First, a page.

Automotive Holiday Deals Books Holiday Gift Guide Shop Men's Athletic Shoes Learn more nav_sap_plcc_6M_fly_beacon Adele egg_2015 All-New Amazon Fire TV Get Ready for the Winter Gifts Under $50 Amazon Gift Card Offer bf15 bf15 bf15 $30 Off Amazon Echo Starting at $49.99 Kindle Black Friday Deals Black Friday Video Game Deals Outdoor Deals on DOTD
Anything Goes: A Biography of the Roaring Twenties and over one million other books are available for Amazon Kindle. Learn more

Enter your mobile number or email address below and we'll send you a link to download the free Kindle App. Then you can start reading Kindle books on your smartphone, tablet, or computer - no Kindle device required.

  • Apple
  • Android
  • Windows Phone
  • Android

To get the free app, enter your email address or mobile phone number.

Anything Goes: A Biography of the Roaring Twenties 1st Edition

25 customer reviews
ISBN-13: 978-1590203132
ISBN-10: 1590203135
Why is ISBN important?
This bar-code number lets you verify that you're getting exactly the right version or edition of a book. The 13-digit and 10-digit formats both work.
Scan an ISBN with your phone
Use the Amazon App to scan ISBNs and compare prices.
Have one to sell? Sell on Amazon
More Buying Choices
7 New from $45.98 19 Used from $0.49 1 Collectible from $18.00
Free Two-Day Shipping for College Students with Amazon Student Free%20Two-Day%20Shipping%20for%20College%20Students%20with%20Amazon%20Student

Special Offers and Product Promotions

  • Take an Extra 30% Off Any Book: Use promo code HOLIDAY30 at checkout to get an extra 30% off any book for a limited time. Excludes Kindle eBooks and Audible Audiobooks. Restrictions apply. Learn more

Editorial Reviews

From Booklist

The term Roaring Twenties connotates an era of uninhibited excess, characterized by drinking, shameless flappers, jazz, and gangland wars. All of these aspects are covered in this enjoyable, if uneven, survey of the decade. Moore also convincingly asserts that this was a period of significant social and political change with long-term effects. Utilizing a topical approach, she offers interesting descriptions of the emergence of organized crime, the excesses of big business, the Harlem Renaissance, and the stirrings of civil rights activism. She provides many useful tidbits about personalities as varied as Al Capone and Marcus Garvey. As long as Moore stays with her descriptive narrative, her account moves along smoothly. Unfortunately, her efforts to analyze these trends and to link them to our current economic and political conditions don’t ring true and are often based upon unwarranted assumptions. Still, for general readers, this work provides an interesting and wide-ranging look at a tumultuous period. --Jay Freeman


"An interesting and wide ranging look at a tumultuous period."

"A varied and dazzling portrait gallery of crooks and film stars, boxers and presidents, each brilliantly delineated and coloured in by a historian with a novelist's relish for human foibles."
-The Sunday Times (London)

"Mesmerising... Like the champagne-immersed age she portrays, Moore's book effervesces with the detail of this fascinating story."- Juliet Nicholson, Evening Standard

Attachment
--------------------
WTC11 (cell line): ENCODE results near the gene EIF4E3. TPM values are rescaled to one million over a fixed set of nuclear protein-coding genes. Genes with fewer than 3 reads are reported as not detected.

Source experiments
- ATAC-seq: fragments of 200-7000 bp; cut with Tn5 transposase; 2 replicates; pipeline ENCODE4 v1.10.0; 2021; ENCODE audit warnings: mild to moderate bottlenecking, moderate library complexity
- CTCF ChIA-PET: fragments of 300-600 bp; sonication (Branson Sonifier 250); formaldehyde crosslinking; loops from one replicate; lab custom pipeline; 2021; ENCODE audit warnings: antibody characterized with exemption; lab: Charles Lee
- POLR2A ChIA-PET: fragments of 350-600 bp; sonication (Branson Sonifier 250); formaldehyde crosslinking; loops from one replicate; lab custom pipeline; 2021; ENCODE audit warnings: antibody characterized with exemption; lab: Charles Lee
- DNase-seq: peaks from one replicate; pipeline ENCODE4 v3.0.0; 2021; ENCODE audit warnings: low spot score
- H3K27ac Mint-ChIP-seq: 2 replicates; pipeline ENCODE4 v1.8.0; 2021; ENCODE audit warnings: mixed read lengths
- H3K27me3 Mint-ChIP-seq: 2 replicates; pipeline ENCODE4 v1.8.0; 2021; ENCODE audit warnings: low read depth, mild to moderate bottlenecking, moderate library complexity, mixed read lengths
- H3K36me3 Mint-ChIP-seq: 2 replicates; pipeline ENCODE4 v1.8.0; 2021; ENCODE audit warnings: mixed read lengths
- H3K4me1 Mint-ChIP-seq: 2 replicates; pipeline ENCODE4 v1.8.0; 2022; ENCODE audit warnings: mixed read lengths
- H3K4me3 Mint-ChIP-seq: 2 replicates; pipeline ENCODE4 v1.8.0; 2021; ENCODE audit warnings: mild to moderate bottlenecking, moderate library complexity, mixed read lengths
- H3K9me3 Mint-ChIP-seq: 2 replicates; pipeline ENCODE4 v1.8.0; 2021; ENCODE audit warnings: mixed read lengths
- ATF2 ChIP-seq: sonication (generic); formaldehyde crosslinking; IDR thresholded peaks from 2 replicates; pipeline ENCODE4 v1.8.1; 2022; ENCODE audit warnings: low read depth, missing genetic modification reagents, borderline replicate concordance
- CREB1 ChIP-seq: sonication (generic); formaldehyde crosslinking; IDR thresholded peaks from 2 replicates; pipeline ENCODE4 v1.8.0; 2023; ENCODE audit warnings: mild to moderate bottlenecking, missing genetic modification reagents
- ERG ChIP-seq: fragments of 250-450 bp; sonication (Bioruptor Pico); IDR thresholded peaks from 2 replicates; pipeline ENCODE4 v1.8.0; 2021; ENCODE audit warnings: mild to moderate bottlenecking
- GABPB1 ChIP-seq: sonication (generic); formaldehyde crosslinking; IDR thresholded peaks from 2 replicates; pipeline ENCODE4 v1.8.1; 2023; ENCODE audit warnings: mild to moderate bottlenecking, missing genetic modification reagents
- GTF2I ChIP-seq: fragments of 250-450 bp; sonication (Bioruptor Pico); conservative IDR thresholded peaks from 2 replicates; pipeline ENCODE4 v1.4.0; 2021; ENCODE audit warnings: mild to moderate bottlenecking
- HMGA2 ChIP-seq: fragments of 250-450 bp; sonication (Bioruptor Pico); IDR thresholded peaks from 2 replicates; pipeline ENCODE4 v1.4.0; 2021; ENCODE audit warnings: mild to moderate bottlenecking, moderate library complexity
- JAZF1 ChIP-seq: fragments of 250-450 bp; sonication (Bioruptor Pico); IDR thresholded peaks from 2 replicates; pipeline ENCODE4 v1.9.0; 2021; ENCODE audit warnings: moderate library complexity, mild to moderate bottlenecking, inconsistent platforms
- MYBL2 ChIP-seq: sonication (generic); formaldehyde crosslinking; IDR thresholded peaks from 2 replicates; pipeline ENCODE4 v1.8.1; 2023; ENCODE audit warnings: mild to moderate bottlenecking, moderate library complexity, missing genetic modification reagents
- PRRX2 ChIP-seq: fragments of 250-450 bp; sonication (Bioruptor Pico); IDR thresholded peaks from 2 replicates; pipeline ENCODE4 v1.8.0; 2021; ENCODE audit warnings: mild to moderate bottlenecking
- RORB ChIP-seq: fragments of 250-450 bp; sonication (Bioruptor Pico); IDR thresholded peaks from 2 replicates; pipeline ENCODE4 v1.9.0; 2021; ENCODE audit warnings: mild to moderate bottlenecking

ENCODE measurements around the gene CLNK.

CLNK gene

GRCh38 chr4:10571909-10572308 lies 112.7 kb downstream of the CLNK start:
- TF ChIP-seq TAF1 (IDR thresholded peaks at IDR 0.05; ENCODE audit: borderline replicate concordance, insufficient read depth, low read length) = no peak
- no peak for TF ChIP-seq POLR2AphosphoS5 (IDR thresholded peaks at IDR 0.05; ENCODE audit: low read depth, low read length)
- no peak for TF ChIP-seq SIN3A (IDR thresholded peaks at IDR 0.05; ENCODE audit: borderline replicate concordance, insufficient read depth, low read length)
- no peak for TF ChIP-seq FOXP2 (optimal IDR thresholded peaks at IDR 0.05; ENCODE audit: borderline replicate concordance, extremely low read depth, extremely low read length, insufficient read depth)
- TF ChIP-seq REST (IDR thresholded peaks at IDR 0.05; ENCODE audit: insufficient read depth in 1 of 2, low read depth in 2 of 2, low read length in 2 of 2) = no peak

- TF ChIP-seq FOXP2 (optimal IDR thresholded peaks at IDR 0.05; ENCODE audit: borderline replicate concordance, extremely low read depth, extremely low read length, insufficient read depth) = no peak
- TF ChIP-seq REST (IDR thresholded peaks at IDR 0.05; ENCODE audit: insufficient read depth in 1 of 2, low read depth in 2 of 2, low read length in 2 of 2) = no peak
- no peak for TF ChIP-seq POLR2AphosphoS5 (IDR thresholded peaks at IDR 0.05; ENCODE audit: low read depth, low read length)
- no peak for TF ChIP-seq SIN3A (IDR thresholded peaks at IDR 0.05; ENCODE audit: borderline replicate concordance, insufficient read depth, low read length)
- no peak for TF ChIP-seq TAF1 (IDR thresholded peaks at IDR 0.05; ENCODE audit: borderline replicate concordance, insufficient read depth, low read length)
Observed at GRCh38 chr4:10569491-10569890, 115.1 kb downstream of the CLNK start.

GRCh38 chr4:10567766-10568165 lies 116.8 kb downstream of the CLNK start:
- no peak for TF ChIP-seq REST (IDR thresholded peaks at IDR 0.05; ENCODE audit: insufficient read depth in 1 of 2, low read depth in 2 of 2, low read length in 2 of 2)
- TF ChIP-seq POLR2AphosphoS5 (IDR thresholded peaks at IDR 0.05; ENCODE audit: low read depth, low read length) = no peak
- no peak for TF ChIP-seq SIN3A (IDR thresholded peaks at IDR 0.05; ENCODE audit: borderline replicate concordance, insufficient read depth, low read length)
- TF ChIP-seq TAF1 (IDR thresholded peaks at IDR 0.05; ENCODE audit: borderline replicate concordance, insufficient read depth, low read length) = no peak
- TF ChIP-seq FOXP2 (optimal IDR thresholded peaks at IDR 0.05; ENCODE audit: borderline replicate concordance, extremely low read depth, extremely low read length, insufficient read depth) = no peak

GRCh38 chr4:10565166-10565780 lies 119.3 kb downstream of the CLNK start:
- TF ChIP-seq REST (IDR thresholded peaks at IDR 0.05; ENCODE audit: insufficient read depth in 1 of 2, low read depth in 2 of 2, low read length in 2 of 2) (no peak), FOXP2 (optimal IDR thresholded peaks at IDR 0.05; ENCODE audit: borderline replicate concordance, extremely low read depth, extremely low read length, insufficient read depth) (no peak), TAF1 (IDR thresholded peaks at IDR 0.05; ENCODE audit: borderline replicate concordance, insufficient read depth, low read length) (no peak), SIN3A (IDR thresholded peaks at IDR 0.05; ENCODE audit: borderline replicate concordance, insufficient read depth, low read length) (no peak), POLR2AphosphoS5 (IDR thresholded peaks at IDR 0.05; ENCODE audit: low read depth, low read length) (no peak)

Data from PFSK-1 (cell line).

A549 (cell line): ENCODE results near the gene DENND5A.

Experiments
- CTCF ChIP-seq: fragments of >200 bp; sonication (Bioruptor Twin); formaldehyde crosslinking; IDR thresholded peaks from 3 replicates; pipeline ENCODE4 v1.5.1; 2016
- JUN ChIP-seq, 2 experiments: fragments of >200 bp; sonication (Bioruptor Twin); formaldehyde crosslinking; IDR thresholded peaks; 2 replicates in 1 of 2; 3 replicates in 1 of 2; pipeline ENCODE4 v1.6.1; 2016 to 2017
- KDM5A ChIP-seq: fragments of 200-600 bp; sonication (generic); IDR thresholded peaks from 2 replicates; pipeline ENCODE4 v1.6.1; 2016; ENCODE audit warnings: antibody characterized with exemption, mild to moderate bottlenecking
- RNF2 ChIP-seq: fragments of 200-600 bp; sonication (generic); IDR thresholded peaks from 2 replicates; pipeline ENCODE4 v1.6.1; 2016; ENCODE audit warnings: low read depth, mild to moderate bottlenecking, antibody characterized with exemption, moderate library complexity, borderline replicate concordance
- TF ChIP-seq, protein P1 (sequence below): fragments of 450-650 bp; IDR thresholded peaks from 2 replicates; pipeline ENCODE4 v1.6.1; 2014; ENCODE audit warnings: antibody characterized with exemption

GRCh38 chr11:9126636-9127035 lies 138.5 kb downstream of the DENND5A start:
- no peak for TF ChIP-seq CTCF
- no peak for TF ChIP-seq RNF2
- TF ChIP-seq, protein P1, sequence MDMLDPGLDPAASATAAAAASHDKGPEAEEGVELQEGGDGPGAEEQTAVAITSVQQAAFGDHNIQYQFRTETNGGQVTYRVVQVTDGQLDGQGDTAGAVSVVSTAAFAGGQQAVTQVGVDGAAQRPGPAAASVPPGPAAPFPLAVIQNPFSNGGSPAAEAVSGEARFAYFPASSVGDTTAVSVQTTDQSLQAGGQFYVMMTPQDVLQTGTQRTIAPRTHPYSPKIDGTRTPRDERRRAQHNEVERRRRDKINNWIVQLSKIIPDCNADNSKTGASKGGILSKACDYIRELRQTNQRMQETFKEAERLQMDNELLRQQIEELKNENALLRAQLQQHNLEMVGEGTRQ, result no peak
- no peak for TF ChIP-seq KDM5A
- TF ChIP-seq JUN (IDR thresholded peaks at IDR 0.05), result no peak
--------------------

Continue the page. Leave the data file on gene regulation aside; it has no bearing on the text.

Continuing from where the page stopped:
"What a decade it was! What goings-on more violent, subversive and exotic than any of the parties, japes or shenanigans of our own Bright Young Things... Moore has knitted the various diverse strands together impressively with an overview of the large cast of characters, events, attitudes, industries and statistics."
-Anne de Courcy, Daily Mail

"Full of anecdote, detail and colour... Fluid and elegant."
-Marianne Brace, Independent

"Out-of-control consumer spending? Unregulated banking system? Feverish need to drink and drug the jumpy self into oblivion? Check, check, check. We have been here before, and in a much worse state too, at the end of the 'roaring' 1920s. If this book has a moral it is that, in the words of that balladeer of bad times Al Jolson, 'you ain't seen nothing yet.'"
-Kathryn Hughes, Guardian

"The great strength of this delightful canter through the history of America in the 1920s [is] the author's zestful way with a story... All the spirit of a Prohibition party."
-Sunday Times Books of the Year

"The energy and dynamism that came to embody much of the 'Roaring Twenties' are palpable in Lucy Moore's portrait of American society throughout the decade ... Moore propels the reader at speed through the key social, cultural, political and economic events of the period. Beginning with notorious activities of Wall Street financiers, the result is a book that presents a powerful impression of both the glamorous and the dirty aspects of this era. This is clearly a book of timely relevance."
-Christopher Godden, Times Literary Supplement

"A gorgeous historical indulgence."

"Lucy Moore's enlightening, well-researched biography of the 1920s will appeal to scholars as well as a general audience. Filled with attention-grabbing details that many historians neglect and a wide range of subjects-from celebrities like Charlie Chaplin or Bessie Smith to political corruption and social upheaval-Anything Goes will not disappoint readers, no matter their educational background...Anyone interested in discovering Al Capone, F. Scott Fitzgerald, and Charles Lindbergh in the pages of the same book will find this broad-based work a worthwhile pursuit."

Hero Quick Promo
Holiday Deals in Kindle Books
Save up to 85% on more than 1,000 Kindle Books. These deals are valid until November 30, 2015. Learn more

Product Details

  • Hardcover: 400 pages
  • Publisher: The Overlook Press; 1 edition (March 4, 2010)
  • Language: English
  • ISBN-10: 1590203135
  • ISBN-13: 978-1590203132
  • Product Dimensions: 9.2 x 6.6 x 1.2 inches
  • Shipping Weight: 1.4 pounds
  • Average Customer Review: 4.4 out of 5 stars  See all reviews (25 customer reviews)
  • Amazon Best Sellers Rank: #417,211 in Books (See Top 100 in Books)

More About the Author

Discover books, learn about writers, read author blogs, and more.

Customer Reviews

Most Helpful Customer Reviews

14 of 15 people found the following review helpful By Quixote010 VINE VOICE on April 13, 2010
Format: Hardcover
"I can't be bothered resisting things I want," Zelda Fitzgerald, wife of author F. Scott, is quoted by author Lucy Moore as saying. And it is this phrase that encaptulates the brazen, excessive 1920s.

Moore has prepared a most interesting review of a period that has been, with the exception of the crash of the stock market, presented through the eyes of Fitzgerald's Jay Gatsby or Steinbeck's Tom Jodd.